This post was co-written by Judy Van Alstyne.
What does SAMR stand for?
Substitution • Augmentation • Modification • Redefinition
What is SAMR?
A model, by Dr. Ruben Puentedura, Ph.D., which shows four levels of how technology is used in the classroom from the simple exchange of tools (Substitution) to the sophisticated development of new tasks conceived and created in novel ways (Redefinition).
S: taking notes with a word processing application
A: taking notes with a word processing application and using built in dictionary and thesaurus tools
M: students create shared notes that allows them to collaborate with peers to create the ultimate study guide
R: study guide is shared with the teacher, peers in another school and/or other experts for feedback and revision to create a presentation (for example, an American Revolution study guide is exchanged with one created by a class in Great Britain)
“to help educators integrate technology into teaching and learning… to enable teachers to design, develop, and integrate digital learning experiences that utilize technology to transform learning experiences to lead to high levels of achievement for students.”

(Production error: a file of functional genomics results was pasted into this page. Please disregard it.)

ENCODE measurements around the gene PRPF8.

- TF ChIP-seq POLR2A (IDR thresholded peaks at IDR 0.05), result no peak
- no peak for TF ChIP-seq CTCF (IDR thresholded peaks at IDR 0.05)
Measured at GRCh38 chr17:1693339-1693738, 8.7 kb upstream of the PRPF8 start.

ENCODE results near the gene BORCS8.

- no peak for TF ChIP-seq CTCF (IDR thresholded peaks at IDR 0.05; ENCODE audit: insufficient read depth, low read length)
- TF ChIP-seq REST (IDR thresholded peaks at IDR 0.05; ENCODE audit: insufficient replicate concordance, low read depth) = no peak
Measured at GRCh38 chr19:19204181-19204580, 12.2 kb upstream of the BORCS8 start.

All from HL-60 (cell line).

(Quote from: http://msad75summertechnologyinstitute.wordpress.com/beyond-substitution/)
Does this mean I have to completely redesign every lesson plan to achieve the most sophisticated use of technology?
No! Understanding the SAMR model allows you to choose effectively which lessons are worth redefinition, which lessons work fine with simple augmentation, or which are simple substitutions that might even be better without technology at all.
Where do I start?
If you work at AC, come to the library after school on Tuesday, March 18th at 3:30 for a special SAMR workshop. Be prepared with lessons or tasks to share, analyze, and potentially redefine!